A set of friends got their engagement/wedding bands tattooed on. They got married by a justice of the peace. They have a much healthier relationship than the couple who obsessed over the rings and are currently obsessing over the wedding plans.

  6. M can help you with that. says

    I can understand the appeal of an easily-readable sign of a long-term committed relationship, but the social expectation that this sign must be a particular sort of ring, that it must be expensive, and that the giving, receiving and styling of these rings must follow certain bullshit heterosexist patterns…well, it’s just that, bullshit.

    (Of course, with my long-term career plans I can’t expect to continuously wear anything ferromagnetic or conductive, so wear-at-work jewelry would have to be stone, wood, or titanium. Also, I’m a feminist who refuses to date non-feminists, so my partner in a long-term relationship will most likely concur with my distaste for heteronormative patriarchal garbage. Also also, since I’m gay the obligatory gendered wedding/engagement-ring traditions really don’t make any sense.)

  7. Menyambal --- inesteemable says

    I wanted to ask her with a ring, so I found one that I thought looked pretty, and it was cheap, even by my standards. It was certainly not a diamond, but it is a testament to the marketing people in that it is an engagement ring and it has sparkly rocks on it, and that I asked her with a ring.

    I remember the ads that used to explain that it was “traditional” to spend two to three month’s salary on an engagement ring. That always struck me as stupid. I mean such an unrealistic thing to do that it was bad marketing to suggest it. But there were a few goobers who tried, and the rest of us thought we were clever to buy cheaper rings.

    The tradition around here seems to be to keep wearing the engagement ring, always, and to put a plain wedding band with it.

  8. opposablethumbs says

    Always thought the symbolism of engagement/wedding rings was utterly abhorrent; never worn either kind (never bought my spouse a ring, either. People aren’t property). But back in a more traditional time, at least my maternal grandparents had a ring each (my gran always used to tell the story of how difficult it was back then to get a wedding ring in a man’s size, as it was pretty much unheard of for men to wear one in this country at that time).

    Couldn’t agree more; spending inflated sums on a symbol of commitment is not commitment. For a meaningful gesture … how about the gift of training/education in something a person wants to learn? That would be a loving gift, and something actually worth having!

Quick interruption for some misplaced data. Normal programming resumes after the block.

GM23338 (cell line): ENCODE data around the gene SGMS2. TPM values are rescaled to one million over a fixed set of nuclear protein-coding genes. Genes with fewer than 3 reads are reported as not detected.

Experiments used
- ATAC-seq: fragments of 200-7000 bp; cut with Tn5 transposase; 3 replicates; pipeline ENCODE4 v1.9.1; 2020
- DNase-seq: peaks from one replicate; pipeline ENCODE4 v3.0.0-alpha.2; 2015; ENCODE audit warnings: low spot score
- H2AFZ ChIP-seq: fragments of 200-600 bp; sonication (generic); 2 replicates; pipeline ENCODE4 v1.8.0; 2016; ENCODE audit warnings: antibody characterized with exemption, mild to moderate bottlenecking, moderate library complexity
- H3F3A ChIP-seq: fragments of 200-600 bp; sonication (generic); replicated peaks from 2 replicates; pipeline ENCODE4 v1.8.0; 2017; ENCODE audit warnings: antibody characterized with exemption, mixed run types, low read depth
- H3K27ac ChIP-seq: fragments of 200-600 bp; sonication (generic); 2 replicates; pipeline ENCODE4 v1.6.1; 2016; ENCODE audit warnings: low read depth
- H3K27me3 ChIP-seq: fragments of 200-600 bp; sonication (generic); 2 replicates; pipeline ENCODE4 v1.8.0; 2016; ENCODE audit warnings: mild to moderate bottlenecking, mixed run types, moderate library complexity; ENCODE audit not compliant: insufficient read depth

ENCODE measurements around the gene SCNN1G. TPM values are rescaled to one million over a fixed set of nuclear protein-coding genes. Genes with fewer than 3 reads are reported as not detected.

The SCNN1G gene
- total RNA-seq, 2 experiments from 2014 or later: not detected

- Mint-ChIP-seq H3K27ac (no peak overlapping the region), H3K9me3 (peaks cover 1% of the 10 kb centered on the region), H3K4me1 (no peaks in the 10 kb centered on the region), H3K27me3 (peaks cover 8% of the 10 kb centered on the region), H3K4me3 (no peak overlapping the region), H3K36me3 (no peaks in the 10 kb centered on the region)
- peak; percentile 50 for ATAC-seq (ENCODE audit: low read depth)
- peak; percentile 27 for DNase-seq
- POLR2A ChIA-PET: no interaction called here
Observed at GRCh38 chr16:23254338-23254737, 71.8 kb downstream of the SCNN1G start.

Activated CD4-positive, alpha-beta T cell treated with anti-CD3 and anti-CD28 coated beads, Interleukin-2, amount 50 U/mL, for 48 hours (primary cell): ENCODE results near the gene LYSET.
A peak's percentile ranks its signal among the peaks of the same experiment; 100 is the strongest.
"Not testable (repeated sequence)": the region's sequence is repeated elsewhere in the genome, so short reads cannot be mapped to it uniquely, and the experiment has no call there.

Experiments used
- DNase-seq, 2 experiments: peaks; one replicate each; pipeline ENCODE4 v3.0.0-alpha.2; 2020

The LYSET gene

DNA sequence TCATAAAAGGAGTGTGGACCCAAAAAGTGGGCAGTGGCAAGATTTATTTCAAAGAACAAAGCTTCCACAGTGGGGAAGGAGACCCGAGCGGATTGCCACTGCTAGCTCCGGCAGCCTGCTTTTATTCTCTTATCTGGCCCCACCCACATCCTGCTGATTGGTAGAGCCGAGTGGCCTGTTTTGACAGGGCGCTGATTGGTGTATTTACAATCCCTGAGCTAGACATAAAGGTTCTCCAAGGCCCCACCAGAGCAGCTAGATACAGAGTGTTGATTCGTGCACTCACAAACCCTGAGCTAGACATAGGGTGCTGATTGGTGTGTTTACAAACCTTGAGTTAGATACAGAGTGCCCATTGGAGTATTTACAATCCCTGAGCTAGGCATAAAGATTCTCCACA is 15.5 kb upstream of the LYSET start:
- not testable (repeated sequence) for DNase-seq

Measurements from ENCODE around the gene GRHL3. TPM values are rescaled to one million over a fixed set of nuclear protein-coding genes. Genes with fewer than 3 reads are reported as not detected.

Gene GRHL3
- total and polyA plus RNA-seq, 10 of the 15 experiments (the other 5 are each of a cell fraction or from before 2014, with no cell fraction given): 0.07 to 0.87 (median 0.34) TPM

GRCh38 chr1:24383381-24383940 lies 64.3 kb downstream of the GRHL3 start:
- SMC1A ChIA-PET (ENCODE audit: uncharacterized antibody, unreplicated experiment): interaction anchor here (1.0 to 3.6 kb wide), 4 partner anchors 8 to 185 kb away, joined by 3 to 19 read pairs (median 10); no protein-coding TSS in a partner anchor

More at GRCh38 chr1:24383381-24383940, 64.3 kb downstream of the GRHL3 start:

9. says

    Well, we got engagement rings after we decided to get married. They were something like 15-20 bucks apiece.
    Our wedding rings were really expensive. 98 bucks for the two of them together, but that’s Euro so they were really expensive, like 130$.
    I think I may have paid for them.
    My point is, if you like they symbols and traditions like I kind of do, you still don’t need to spend a hell lot of money on it.
    You can put it like this way, too:
    If you really love the other person then it shouldn’t matter how much the ring cost.

  10. haitied says

    This goes along with the “Traditional Wedding” firmly in the bullshit canister. I did purchase an engagement ring but our relationship was in no way dependent on it. I thought it was something she would enjoy and it wasn’t very extravagant. She is someone who likes jewelry and I was well aware of her tastes so there it was, I found an antique filigree ring for basically material cost.

    • AnotherAnonymouse says

      Oh, yeah, the “traditional wedding”. At least in the USA, it means the bride spends 1 – 2 years working very hard on completely pointless and stupid things like the exact perfect shade of the tissue paper (the stuff everyone throws out immediately) in the wedding invitation, making sure the flowers match the bride’s garter and the flower-girl’s dress, etc. etc. etc. Women who attempt to keep all the silly rules often end up melting down in stress-tantrums.

  11. says

    We went with a synthetic gem. About $15 in cost and much more pure. People are swindled into thinking that a “natural” gem somehow is better. To me, it’s either people who are feel they need an expensive ring just because that’s what everyone else has and expects you to have, or it’s because people think that spending more means you love the person more. Both are total bullshit. My parents decided that I was being too cheap with the synthetic gem, so when they found out, they got her a real diamond ring. She never wears the diamond ring.

  12. Dave, ex-Kwisatz Haderach says

    As a voluntary and enthusiastic bachelor, I don’t give much of a toss about what people want to give each other for engagements, although I really don’t see the draw in over-priced shiny rocks. What gets my goat, is how much damage DeBeers has done to the creation of artificial diamonds.

    For years, they sued and lobbied and threatened to stifle or stop the creation of artificial diamonds, which could replace silicon in computers. Silicon has a relatively low heat tolerance, which means a big need for cooling systems. Diamonds don’t have that problem. The technology to manufacture large high-quality artificial diamond has been around for ages, but DeBeers has fought against wide-spread adoption because it can make virtually flawless commercial, as well as lower quality industrial diamonds for dirt cheap.

    More recently, DeBeers has been forced to move towards industrial production, but there is almost no mention of competition any more. They have created another monopoly and will no doubt inflate the price of artificials to line their pockets.

    End rant, sorry, I’ll get off my soapbox now.

  13. Dave, ex-Kwisatz Haderach says

    Well, that and the whole blood diamonds, warlords, slave labour and child soldiers thing. That’s bad too.

  14. says

    Yep. They are like made-up holidays for the greeting card etc. industries. They are portrayed as traditional, while they are hardly so, and intended as a method to sell diamonds – something controlled by the most obvious oligopoly cartel ever, and kept at artificially (and insanely) high prices.

  15. DrVanNostrand says

    I scrolled through some of the comments and was kind of annoyed (at first I wrote “surprised”, but then decided it wasn’t surprising) by some of the racist assumptions. In particular, one commenter suggested that you would prefer covering your woman’s face to show that she was taken rather than giving her a ring. Your reply was restrained, but I thought the comment was utterly outrageous. I suppose you get that sort of thing a lot.